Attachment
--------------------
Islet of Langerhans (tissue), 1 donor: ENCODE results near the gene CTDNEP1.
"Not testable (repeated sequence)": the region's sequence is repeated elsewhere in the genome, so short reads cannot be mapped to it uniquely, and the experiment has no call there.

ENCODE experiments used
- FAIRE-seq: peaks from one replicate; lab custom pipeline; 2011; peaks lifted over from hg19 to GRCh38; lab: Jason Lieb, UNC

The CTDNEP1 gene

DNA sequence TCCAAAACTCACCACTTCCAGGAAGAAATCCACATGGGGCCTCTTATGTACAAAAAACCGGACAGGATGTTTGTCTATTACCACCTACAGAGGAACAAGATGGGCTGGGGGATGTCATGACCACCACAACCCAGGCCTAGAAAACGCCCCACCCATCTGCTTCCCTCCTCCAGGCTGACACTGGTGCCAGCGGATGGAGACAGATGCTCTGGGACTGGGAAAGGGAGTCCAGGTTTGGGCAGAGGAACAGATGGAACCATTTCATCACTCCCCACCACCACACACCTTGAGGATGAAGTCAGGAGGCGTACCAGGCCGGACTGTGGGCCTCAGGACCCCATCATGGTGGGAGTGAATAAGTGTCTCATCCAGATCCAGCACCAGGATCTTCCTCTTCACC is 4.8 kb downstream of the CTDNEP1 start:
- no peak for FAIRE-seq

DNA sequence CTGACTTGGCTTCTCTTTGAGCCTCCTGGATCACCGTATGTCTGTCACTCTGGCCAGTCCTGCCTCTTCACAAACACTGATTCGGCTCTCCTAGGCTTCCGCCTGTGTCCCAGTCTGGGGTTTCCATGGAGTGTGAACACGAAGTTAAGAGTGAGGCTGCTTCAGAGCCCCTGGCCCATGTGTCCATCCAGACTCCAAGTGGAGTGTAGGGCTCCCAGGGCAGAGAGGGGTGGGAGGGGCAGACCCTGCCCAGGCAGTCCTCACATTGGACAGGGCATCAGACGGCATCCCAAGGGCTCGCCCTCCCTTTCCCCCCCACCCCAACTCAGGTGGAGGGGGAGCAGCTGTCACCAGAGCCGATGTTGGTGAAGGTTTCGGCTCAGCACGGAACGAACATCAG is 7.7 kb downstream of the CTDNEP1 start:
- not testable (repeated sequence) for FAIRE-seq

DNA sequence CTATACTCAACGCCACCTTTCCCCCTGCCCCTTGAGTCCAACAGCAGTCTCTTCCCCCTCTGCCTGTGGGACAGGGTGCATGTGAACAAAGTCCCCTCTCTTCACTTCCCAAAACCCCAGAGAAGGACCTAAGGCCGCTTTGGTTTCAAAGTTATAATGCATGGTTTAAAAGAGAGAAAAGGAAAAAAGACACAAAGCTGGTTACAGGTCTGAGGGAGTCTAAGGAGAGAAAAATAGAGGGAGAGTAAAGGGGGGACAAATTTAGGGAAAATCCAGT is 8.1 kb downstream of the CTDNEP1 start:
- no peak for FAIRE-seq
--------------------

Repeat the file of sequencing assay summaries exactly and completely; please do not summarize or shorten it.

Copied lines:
Islet of Langerhans (tissue), 1 donor: ENCODE results near the gene CTDNEP1.
"Not testable (repeated sequence)": the region's sequence is repeated elsewhere in the genome, so short reads cannot be mapped to it uniquely, and the experiment has no call there.

ENCODE experiments used
- FAIRE-seq: peaks from one replicate; lab custom pipeline; 2011; peaks lifted over from hg19 to GRCh38; lab: Jason Lieb, UNC

The CTDNEP1 gene

DNA sequence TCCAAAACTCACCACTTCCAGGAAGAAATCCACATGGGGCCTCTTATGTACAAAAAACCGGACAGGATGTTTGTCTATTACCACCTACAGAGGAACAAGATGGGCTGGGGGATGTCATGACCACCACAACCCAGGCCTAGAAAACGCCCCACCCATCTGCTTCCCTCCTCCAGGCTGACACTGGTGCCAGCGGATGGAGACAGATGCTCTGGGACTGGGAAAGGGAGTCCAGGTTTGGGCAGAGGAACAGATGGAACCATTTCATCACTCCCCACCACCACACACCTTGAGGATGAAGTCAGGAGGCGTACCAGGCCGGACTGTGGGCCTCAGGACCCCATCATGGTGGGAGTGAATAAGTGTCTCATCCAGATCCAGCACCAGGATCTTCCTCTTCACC is 4.8 kb downstream of the CTDNEP1 start:
- no peak for FAIRE-seq

DNA sequence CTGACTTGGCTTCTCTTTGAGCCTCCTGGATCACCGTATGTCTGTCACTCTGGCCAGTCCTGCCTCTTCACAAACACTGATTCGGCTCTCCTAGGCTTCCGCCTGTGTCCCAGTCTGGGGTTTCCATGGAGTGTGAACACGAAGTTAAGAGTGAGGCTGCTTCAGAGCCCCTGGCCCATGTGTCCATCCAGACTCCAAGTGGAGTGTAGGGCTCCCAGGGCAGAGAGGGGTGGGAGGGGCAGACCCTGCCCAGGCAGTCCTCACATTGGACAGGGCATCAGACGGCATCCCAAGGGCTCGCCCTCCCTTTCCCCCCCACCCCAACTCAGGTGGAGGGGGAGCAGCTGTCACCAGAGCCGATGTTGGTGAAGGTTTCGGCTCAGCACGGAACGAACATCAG is 7.7 kb downstream of the CTDNEP1 start:
- not testable (repeated sequence) for FAIRE-seq

DNA sequence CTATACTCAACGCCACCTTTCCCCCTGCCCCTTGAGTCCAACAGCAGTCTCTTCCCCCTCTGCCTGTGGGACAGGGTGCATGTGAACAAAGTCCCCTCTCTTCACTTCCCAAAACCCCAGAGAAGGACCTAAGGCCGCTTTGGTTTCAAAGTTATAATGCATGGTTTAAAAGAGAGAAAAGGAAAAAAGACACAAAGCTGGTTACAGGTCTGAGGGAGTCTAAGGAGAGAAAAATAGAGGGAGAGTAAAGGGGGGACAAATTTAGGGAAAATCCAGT is 8.1 kb downstream of the CTDNEP1 start:
- no peak for FAIRE-seq